Re:Old Developers and Poor Upgrade path. (1)

Anonymous Coward | more than 2 years ago | (#40267881)

Except it will not run on computer that does not have particular version of .NET installed. No, you cannot compile it into static EXE that is self contained.

Re:Old Developers and Poor Upgrade path. (1)

Dingbat1967 (988977) | more than 2 years ago | (#40267879)

I agree with the previous poster.

I would not be surprised that there are a lot of programmers today who aren't necessarily people who got a formal education in development but grew into the position. They are often specialists in other fields of work and needed to develop tools that assisted in their specialty. VB6 really is great for people who need to whip up an application rapidly without too much fuss and I don't see any real alternatives out there. VB.NET comes close, but what you're doing is wrapping a language around OO and .NET instead of going the other way around that is, what is it that would make life easier for field experts to develop apps for their field specialty without needing to hire professional developers. VB6 fills that gap and there really is no alternative.

VB6 also addresses another niche: hobby programmers. Any non-professional programmers can get some pretty slick apps done in VB6 you wouldn't be able to do otherwise on any other platform.

If a company today decides to target this market with proper financial backing, and maintain some kind of VB6 compatibility, while abstracting away most of the .NET backend so you don't need to do"some string") ...

Re:Old Developers and Poor Upgrade path. (1)

houseofzeus (836938) | more than 2 years ago | (#40268221)

I would not be surprised that there are a lot of programmers today who aren't necessarily people who got a formal education in development but grew into the position.

This isn't actually that different from how a lot of people ended up in COBOL development, which also refuses to die. I did it for a few years straight out of university and had studied Software Eng., but I was definitely in the minority.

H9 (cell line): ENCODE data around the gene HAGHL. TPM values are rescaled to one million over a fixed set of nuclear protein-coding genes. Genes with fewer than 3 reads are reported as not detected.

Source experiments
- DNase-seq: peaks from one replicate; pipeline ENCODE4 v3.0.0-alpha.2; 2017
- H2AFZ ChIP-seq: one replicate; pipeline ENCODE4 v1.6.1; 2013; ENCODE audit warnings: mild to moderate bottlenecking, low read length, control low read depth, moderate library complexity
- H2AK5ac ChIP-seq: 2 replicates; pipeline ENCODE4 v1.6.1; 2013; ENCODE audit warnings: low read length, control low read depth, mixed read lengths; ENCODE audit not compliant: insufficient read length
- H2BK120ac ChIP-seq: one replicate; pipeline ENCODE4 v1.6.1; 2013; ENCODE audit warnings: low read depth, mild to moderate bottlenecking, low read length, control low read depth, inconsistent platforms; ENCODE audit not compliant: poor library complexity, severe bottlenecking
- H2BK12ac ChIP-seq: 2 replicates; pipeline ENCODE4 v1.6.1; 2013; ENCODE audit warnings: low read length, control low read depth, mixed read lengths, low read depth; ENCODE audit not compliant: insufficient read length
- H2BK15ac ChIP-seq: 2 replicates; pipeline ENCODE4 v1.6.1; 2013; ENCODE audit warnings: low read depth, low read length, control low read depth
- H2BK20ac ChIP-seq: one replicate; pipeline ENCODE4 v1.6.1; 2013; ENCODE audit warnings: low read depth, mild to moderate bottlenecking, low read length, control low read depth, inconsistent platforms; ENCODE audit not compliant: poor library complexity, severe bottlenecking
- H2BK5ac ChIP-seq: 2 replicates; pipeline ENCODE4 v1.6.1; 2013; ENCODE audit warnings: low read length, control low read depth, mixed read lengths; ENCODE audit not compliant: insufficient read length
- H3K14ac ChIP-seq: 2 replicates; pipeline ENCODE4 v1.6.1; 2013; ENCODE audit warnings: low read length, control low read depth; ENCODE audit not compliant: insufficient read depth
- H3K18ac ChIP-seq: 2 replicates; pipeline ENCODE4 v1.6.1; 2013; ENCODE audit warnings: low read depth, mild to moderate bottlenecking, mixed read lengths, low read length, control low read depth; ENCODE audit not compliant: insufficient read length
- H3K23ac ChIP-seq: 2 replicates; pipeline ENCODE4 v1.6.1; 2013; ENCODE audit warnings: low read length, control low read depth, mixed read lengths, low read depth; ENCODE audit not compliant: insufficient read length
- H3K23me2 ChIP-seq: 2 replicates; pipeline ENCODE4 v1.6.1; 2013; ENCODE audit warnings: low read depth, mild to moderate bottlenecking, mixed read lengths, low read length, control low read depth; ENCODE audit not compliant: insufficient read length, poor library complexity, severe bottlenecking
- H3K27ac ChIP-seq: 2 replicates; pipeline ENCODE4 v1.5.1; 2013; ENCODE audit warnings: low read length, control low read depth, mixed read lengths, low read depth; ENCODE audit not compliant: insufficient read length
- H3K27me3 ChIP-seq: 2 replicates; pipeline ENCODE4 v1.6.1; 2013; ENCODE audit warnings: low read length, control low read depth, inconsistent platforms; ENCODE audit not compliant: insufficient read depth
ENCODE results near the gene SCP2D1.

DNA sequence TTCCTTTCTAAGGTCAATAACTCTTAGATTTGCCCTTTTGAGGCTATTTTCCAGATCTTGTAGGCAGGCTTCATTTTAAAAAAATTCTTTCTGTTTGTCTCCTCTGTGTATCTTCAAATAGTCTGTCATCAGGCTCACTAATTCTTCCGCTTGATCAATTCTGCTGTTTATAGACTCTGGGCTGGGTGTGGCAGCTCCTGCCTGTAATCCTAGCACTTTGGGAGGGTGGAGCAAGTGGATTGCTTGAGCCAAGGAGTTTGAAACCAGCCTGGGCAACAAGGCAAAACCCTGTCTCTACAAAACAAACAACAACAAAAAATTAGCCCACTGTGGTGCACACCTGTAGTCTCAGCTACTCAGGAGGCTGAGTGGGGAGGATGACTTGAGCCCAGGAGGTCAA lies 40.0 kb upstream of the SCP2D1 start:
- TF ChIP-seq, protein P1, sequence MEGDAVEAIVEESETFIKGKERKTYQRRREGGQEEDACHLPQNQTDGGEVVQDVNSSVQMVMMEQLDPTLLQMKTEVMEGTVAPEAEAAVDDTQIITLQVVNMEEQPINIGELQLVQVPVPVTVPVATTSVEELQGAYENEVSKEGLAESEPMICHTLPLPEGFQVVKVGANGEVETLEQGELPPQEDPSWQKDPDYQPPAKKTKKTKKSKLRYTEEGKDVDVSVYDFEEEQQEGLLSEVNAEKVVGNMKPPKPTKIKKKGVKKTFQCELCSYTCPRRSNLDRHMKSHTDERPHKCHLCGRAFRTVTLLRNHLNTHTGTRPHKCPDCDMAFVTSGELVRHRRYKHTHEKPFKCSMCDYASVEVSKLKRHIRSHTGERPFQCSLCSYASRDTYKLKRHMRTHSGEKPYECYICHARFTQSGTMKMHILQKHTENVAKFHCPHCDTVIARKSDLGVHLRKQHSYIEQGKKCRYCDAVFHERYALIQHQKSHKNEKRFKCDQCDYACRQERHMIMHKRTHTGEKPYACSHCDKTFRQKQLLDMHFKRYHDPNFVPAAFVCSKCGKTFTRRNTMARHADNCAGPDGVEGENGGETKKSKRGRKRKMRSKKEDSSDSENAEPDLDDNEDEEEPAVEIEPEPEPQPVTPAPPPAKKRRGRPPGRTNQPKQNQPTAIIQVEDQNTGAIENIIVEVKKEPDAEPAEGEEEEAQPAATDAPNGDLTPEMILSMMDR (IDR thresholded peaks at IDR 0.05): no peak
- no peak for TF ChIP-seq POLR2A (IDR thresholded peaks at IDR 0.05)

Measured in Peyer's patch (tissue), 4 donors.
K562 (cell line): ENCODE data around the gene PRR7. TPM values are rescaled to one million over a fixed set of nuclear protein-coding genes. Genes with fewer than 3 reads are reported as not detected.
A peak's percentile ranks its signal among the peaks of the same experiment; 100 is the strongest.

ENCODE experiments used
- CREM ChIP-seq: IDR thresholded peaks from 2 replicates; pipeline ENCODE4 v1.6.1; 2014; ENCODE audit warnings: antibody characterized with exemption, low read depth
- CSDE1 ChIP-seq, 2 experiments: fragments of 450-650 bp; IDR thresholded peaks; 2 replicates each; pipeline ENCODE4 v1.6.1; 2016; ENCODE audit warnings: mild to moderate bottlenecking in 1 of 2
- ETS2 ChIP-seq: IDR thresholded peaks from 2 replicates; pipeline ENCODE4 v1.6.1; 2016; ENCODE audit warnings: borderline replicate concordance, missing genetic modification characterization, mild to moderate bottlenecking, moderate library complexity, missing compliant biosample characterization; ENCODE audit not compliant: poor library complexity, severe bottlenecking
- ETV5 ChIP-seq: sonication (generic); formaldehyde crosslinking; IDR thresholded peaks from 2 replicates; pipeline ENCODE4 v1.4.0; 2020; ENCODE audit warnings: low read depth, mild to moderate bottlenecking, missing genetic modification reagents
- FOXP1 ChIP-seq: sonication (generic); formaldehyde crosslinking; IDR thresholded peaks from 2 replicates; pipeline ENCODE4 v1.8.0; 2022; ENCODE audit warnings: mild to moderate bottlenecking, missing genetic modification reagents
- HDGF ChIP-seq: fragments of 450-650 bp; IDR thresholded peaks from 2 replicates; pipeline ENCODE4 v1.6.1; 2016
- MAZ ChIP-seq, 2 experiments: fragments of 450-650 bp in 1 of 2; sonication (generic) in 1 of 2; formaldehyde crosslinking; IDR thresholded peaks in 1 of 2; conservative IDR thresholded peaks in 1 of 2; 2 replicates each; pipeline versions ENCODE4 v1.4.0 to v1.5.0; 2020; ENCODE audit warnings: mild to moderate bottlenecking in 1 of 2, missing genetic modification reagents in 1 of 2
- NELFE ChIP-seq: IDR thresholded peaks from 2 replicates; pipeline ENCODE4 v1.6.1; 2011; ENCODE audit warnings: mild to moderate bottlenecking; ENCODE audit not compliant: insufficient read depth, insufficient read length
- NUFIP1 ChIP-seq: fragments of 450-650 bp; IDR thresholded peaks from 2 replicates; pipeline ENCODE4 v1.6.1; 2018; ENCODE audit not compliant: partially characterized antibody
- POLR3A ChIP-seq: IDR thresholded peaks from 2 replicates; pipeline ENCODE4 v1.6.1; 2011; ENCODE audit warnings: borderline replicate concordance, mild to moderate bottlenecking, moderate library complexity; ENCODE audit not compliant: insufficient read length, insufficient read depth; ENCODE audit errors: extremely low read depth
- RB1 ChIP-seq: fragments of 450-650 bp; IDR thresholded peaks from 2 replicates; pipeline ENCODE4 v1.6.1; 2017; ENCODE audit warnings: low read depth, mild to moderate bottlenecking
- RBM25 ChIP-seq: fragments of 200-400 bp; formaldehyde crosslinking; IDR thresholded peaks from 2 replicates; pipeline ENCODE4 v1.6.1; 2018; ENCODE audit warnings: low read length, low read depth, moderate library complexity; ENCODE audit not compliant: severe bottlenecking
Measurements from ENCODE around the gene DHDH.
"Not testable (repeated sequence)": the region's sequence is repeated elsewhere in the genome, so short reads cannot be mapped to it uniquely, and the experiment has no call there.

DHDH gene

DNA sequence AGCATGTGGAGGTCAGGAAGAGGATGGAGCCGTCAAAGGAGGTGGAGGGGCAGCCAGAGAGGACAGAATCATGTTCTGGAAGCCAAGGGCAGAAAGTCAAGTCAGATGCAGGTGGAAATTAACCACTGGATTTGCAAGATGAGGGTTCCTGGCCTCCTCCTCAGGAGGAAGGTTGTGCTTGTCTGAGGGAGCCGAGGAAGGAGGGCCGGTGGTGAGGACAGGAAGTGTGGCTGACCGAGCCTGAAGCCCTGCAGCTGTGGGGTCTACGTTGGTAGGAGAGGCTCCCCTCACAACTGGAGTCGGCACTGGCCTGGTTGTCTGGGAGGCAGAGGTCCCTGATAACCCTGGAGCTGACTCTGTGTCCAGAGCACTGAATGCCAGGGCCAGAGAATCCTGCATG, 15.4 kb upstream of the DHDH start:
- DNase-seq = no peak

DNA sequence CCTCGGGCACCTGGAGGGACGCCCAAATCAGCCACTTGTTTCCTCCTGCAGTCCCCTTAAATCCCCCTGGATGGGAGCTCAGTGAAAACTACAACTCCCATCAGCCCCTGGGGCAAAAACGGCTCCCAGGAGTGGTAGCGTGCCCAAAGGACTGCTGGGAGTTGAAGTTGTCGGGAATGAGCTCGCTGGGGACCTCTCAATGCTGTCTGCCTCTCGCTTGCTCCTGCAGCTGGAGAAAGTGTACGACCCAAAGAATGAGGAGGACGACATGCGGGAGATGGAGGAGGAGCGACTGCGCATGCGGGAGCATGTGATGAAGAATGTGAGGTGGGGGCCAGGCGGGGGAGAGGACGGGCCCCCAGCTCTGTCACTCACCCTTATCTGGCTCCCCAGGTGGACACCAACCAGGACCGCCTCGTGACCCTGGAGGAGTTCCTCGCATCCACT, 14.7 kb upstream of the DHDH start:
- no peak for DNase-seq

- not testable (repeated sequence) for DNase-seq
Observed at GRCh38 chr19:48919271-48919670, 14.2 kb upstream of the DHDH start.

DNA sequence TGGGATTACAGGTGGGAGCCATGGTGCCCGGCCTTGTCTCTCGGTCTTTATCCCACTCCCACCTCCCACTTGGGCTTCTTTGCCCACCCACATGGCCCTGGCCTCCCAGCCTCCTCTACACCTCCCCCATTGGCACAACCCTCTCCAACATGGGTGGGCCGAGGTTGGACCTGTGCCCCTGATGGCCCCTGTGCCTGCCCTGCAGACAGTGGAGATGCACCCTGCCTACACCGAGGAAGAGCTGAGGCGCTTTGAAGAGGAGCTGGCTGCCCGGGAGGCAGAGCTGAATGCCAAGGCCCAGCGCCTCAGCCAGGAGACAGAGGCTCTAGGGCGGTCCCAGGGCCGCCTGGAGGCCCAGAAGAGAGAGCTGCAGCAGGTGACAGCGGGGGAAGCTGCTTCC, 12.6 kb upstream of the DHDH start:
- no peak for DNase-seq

Why isn't Ruby thriving, though? (1)

Anonymous Coward | more than 2 years ago | (#40267631)

Everyone involved with software development these days has surely heard of Ruby, and especially Ruby on Rails. Along with Cloud Computing and NoSQL, it was one of the most-hyped technologies of the past decade.

One of its core strengths is that it was supposed to allow relatively unskilled computer users to quickly create web apps. Much of the "hard work" was to be handled by Rails, including data access and the routing of web requests. In many ways, Ruby on Rails was claimed to be the Visual Basic of web development.

Unlike Visual Basic, however, we are seeing people fleeing from Ruby on Rails as fast as they can.

If I had to make a guess, I think it would be because of some of Rail's major problems. These include:
- it can be very slow
- it often doesn't scale well
- Ruby code quickly becomes unmaintainable, especially for large web apps, because it's a dynamically typed, interpreted language
- the community has archaic attitudes toward women
- people paying good money for web apps are quickly getting tired of the failed promises and shoddy work of so many Rails advocates and developers

While Visual Basic 6 apps usually aren't known for having the best or the most maintainable code, at least it doesn't bring along the numerous other problems that we see associated with Ruby on Rails. Perhaps this is why Visual Basic 6 has had some significant staying power, while Ruby on Rails is stagnating.

Re:Why isn't Ruby thriving, though? (4, Informative)

quetwo (1203948) | more than 2 years ago | (#40267779)

VB6 has staying power for one major reason -- you can do about half of the programming by dragging-and-dropping. You have a visual IDE, where you can plop stuff onto a form, 'wire them up' with a few lines of code, and you are the rock-star of the day. For those of you who are visually oriented, it is a huge plus to write in the language. And if it didn't do that one thing you needed out of the box, you would go and buy some 3rd party's OCX, which would show up on the toolbar, and you plopped that onto the screen. Additionally, working with Databases was pretty much as easy as Access -- again, drag-drop stuff, enter the database name, and away you went. Do date, there really isn't any IDE/Language that has targeted this audience of people who wanted to do RAD in this visual manner. So many of the web-targeted languages you need to visualize everything for the computer (which some people really have a hard time with). Many of the other modern application development languages require a lot more programming to do the same thing.